Grigory Okhotin: The defence of human rights is a counter-crisis strategy

posted 21 Nov 2017, 12:03 by Website Service   [ updated 22 Nov 2017, 07:47 ]

8 November 2017 

An extract from an interview with Tatyana Trofimova, Gaidar Foundation

Source: [original source: Gaidar Foundation]

Grigory Okhotin, one of the founders of the human rights project “OVD-Info” and a member of the board of the International Memorial Society, regards the defence of human rights as a means of empowerment, a route to mobilising civil society and an opportunity to build a rule-of-law State from grass roots.

To what extent are human rights organisations and human rights activities an indication that a country is in a pathological condition? It is correct to assume that there is no need to monitor the observance of human rights if a State is operating as it should?

No, the presence of human rights organisations certainly does not point to any kind of pathological problem. On the contrary; the more democratic the State, the stronger civil society will be and the more human rights activists and human rights organisations and associations there will be.

This is because freedom and human rights work in a peculiar way – they expand if you keep on defending them, and they shrink if you fail to do so. This is true in every country, whether it be France, the USA or the United Kingdom – human rights need to be defended everywhere.

Only those rights which are genuinely defended become guaranteed and effective. The protection of human rights is therefore not merely the lot of Russia and countries where human rights are violated, but a normal and necessary activity in any society.

When OVD-Info was first set up, both I and the other people in our team believed that our objective was to make ourselves superfluous. We were wrong. Freedom of Association must in fact be defended on an ongoing basis, because only then will it exist. As soon as you stop defending this right, it disappears. […]

Does OVD-Info fight the rising darkness in the here and now? Or do you have some future perspective in mind -- a goal you would like to achieve, and a way of getting there?

There’s a very simple answer to that question. I don’t believe that change happens because clever, honest people come along one day and change everything. I believe that change is the result of a consistent chain of events, which must always start today.

No one involved in the fight for human rights and freedom should be content to say, “when this happens, that will happen.” We must fight for this brave new world in the here and now, starting with the fate of a specific individual. If we merely indulge in abstract dreams rather than carrying out our work today, nothing will ever happen.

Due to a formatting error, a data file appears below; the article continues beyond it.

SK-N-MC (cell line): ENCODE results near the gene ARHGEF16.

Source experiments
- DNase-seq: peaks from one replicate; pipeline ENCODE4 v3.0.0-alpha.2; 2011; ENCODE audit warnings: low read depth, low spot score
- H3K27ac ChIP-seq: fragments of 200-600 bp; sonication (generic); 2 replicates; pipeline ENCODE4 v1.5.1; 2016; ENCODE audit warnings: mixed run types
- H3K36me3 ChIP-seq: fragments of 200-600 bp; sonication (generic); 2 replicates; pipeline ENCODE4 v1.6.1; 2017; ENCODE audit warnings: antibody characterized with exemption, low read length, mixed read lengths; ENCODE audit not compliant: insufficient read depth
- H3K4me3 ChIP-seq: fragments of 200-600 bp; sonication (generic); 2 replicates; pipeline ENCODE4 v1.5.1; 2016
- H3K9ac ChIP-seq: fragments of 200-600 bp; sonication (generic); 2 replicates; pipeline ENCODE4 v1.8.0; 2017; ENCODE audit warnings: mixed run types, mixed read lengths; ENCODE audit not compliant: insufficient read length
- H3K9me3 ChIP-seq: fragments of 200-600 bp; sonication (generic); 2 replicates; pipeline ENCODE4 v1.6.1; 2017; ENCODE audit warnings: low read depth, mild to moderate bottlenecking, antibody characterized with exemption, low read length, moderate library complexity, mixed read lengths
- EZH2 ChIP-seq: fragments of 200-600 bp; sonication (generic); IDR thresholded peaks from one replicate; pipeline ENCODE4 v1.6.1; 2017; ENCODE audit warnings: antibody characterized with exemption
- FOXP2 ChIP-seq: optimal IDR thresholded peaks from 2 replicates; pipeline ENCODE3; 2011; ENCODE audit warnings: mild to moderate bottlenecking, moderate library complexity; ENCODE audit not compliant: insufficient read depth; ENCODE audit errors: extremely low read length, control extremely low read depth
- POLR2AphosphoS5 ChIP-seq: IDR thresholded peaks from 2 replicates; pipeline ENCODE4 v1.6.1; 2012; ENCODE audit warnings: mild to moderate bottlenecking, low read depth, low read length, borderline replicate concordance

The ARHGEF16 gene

That is why our focus is on the present day, on the violations which are apparent right now, and on providing assistance to people who are suffering today. Step by step, we are building an understanding of the problems we are facing and how they can be resolved: our own understanding, that of experts and media professionals, and that of society as a whole.

Proceeding like this, step by step, we get ever closer to the time when the problem will be resolved, or at least when improvements will become perceptible. There’s a great deal of strategy involved, rather than simply fighting the darkness in the here and now.

You once said that you are not at all interested in people’s political, ideological or other convictions if they are in favour of human rights. Are you happy to work together with people who sit at the other end of the political spectrum to you, provided they believe that human rights should be respected?

As far as OVD-Info is concerned, we write about people whose rights have been violated. Their political convictions are completely irrelevant to us, since we’re only interested in their rights. My colleagues and I naturally have our own political leanings and ideological worldview, and there can be quite major differences.

None of that matters when someone’s rights have been violated. We might not agree with his or her views, but we believe that he or she has the right to hold those views. Whether they be nationalist, left-wing or Putinist -- if someone has been arrested, we regard them as ours.

In fact, we write about everyone, and the calls we receive come not only from opposition activists, but from all kinds of activist: those active on social issues, environmentalists and even members of the [pro-Putin] “Nashi” movement, who were formerly sometimes arrested, strange as it may seem. If they have been arrested unlawfully, we will write about them.

As far as direct cooperation is concerned, we work together with a fairly wide range of organisations. Provided they share our fundamental belief in the importance of human rights, we don’t have a problem. If there was a Duma deputy from the “United Russia” party who also wanted to fight for human rights, and was prepared to help particular individuals -- and who knows, there might be someone like that out there -- I’d be more than happy to work together with him or her.

Photo of Grigory Okhotin: 
Sergei Karpov, Heinrich Böll Stiftung Russland

Translated by Joanne Reynolds